I have the feeling that I just don't know enough about the usage to ask a meaningful question. I marked yours as answer because it calls out all the interesting stuff and reasonable possibilities. I think it makes sense that we can basically think of "6 foot 2" as an adjective (or maybe there's enough ambiguity to cause this varied handling), but there are enough exceptions that I'm still curious to know more about how all this works. For example, "How old are you?" "30-year" sounds ridiculous to me. Cheers. –  tenfour Jun 5 '11 at 10:16
    
@tenfour: We don't normally quantify people's ages in terms of years and months. It's invariably just years anyway - so the units don't need to be named, and the singular/plural issue doesn't arise. I'm still interested in this one, though it seems to have gone stale for most people on EL&U. Can you come up with any other 'exceptions', or define more clearly what you mean by that word in this context? –  FumbleFingers Jun 5 '11 at 14:26

There are many such cases of using singular forms for plural meaning, not only in English, but also in German, and possibly other Germanic languages, or even non-Germanic languages. For example, you order "drei Bier" instead of "drei Biere", and in a football match, there are "elf Mann" on the pitch, rather than "elf Männer". (The plural forms are not strictly incorrect, just less common.)

In general, the "why" question doesn't have a satisfactory answer for this kind of linguistic fact; don't search for logic and reason where there's only history and convention.

Ah, and of course you also say "drei Fuß" in German (on the rare occasion you'd be referring to pre-metric measures), not "drei Füße", which, in this case, would have to be qualified as wrong, just as in English, I guess.

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I'm not terribly keen on all German examples to answer a question about English. –  z7sg Ѫ Jun 3 '11 at 23:14
    
I'm not terribly keen on the fact that the only non-Germanic part of this answer freely admits the "why" question doesn't have a satisfactory answer. But I get three downvotes for saying the same thing without the pointless window-dressing. –  FumbleFingers Jun 3 '11 at 23:41
    
@z7sg - I hope there are other things you're terribly keen on! :-) Did you know English is a Germanic language? Still shows, after all these years ... :-) So, the brother of "keen" in German is "kühn", which means audacious - isn't that fascinating? –  Lumi Jun 3 '11 at 23:47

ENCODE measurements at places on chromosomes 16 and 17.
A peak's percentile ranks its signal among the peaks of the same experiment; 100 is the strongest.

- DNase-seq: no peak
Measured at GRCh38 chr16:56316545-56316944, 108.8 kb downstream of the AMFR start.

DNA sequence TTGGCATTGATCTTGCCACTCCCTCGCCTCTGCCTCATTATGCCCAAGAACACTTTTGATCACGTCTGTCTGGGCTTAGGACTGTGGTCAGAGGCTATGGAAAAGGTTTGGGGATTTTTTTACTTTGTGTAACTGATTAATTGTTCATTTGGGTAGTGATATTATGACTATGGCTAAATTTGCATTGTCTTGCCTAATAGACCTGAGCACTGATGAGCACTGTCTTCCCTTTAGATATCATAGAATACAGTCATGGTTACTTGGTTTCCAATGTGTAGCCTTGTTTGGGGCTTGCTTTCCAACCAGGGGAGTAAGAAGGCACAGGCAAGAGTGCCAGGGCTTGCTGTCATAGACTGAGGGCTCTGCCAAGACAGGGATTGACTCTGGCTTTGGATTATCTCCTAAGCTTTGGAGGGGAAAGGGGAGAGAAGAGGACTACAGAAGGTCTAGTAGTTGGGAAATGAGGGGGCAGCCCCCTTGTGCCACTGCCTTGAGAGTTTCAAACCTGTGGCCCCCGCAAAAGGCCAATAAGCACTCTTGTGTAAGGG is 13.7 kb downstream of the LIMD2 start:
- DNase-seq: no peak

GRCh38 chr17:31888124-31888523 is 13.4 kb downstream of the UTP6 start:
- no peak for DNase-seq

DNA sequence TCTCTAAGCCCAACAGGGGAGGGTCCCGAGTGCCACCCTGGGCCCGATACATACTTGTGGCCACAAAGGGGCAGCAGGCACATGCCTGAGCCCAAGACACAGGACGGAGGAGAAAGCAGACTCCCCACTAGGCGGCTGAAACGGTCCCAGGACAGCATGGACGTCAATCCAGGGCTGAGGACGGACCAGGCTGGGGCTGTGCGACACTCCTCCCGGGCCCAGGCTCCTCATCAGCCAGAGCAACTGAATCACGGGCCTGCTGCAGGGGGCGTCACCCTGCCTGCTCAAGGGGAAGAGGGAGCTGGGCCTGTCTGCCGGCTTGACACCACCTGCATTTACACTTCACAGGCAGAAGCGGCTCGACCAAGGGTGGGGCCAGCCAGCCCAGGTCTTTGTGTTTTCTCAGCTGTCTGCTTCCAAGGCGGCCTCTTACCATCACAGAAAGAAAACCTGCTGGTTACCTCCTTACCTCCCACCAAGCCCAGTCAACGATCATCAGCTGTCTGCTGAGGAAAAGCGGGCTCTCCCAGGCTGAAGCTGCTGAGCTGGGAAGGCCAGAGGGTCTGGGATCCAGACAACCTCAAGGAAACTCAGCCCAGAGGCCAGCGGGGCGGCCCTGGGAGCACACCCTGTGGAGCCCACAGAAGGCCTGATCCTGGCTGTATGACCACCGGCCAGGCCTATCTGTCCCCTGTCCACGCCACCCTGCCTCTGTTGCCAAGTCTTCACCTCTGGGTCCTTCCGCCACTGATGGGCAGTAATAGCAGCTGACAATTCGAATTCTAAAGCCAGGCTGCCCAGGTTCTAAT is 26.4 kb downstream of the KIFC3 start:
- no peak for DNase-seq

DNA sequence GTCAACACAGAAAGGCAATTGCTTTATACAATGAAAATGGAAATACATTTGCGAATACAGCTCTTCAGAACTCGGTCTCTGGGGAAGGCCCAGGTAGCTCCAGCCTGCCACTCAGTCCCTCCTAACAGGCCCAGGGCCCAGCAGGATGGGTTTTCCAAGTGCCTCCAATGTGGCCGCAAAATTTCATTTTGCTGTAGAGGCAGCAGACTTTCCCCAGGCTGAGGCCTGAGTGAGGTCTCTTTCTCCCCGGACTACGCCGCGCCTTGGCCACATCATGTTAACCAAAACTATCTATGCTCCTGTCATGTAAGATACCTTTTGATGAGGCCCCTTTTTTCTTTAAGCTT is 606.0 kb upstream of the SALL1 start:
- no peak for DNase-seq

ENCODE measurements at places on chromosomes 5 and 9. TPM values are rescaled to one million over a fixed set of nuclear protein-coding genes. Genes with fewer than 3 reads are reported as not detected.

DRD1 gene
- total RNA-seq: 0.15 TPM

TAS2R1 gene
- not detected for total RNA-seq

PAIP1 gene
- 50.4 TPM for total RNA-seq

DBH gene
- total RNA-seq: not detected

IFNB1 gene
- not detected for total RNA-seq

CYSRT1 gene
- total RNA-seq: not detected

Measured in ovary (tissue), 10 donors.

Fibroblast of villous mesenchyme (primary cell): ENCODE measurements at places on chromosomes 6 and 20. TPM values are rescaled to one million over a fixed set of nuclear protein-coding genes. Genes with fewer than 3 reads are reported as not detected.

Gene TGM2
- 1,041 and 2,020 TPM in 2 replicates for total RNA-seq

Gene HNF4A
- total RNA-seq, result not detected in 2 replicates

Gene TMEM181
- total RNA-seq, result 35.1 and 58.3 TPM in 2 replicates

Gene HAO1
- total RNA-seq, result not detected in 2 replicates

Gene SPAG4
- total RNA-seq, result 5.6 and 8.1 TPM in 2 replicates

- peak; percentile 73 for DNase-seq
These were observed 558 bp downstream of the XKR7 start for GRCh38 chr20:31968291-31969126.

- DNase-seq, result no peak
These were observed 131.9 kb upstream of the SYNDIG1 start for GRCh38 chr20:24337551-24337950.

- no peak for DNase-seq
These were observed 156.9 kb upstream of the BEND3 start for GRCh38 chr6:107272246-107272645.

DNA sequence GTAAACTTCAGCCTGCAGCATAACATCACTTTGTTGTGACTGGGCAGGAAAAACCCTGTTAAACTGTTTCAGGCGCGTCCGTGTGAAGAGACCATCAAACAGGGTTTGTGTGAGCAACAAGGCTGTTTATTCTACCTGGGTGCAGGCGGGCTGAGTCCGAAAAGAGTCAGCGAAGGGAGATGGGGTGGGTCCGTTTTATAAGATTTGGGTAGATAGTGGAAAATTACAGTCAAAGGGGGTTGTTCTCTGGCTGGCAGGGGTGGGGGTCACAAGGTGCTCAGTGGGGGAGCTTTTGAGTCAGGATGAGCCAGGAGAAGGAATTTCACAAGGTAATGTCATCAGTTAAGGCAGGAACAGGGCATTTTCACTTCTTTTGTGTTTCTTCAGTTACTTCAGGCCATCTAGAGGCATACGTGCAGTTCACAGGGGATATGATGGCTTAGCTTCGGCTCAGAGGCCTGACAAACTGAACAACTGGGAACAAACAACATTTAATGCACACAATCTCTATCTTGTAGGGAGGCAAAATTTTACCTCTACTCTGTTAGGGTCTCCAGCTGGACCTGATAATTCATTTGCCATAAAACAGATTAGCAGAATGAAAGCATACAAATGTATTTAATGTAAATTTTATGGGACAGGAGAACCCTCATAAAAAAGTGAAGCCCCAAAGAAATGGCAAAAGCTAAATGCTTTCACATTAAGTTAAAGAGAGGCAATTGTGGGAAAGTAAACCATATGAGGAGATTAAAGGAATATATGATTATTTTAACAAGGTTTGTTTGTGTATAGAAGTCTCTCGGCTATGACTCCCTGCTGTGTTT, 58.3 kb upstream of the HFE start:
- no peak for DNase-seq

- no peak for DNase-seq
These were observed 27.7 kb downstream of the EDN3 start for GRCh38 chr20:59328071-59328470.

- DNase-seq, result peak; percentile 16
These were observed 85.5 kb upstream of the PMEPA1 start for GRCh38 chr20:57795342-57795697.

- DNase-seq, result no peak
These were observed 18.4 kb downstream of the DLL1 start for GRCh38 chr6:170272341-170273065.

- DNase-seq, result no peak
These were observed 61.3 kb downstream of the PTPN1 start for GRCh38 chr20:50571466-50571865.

@FumbleFingers I think it's an honest effort by a new user, although ultimately not a suitable answer so I didn't downvote. Your answer otoh is just a snarky comment. –  z7sg Ѫ Jun 3 '11 at 23:51
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The question was "why". I don't know the answer, but the answer could easily be along the lines of "because English is a Germanic language, and features X and Y entered both English and German from their common ancestor". So demonstrating similar behaviour in German is a perfectly valid thing to be doing, as part of the answer to a "why" question about English. –  user16269 Jan 19 '12 at 11:04

If there are no nouns following the unit, then it is:

Six feet

but if there are any noun following:

six foot four inches

or

A six-foot hole/A six-foot drop,

but

but, : six feet tall.

The reason the last example is "feet" is because although it is followed by another word, that word is an "adjective".

A six-foot man/ a man who is six feet tall.

We can also see this in other measurements:

Six-inch ruler/six inches long.

25-mile journey/ 25 miles long.

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Typesetting note: hyphens make the distinction clearer. Six-inch is adjectival, six inches is nominal. –  Jon Purdy Jun 4 '11 at 7:42
    
I think people don't like the 'mixed plurality' of six foot four inches. I agree with @Jon Purdy on the adjectival/nominal distinction, where nominals invariably use singular units. But the answer to "How tall are you?" isn't really a 'nominal' in that sense, which is why it gets speakers a bit confused sometimes. –  FumbleFingers Jun 4 '11 at 14:17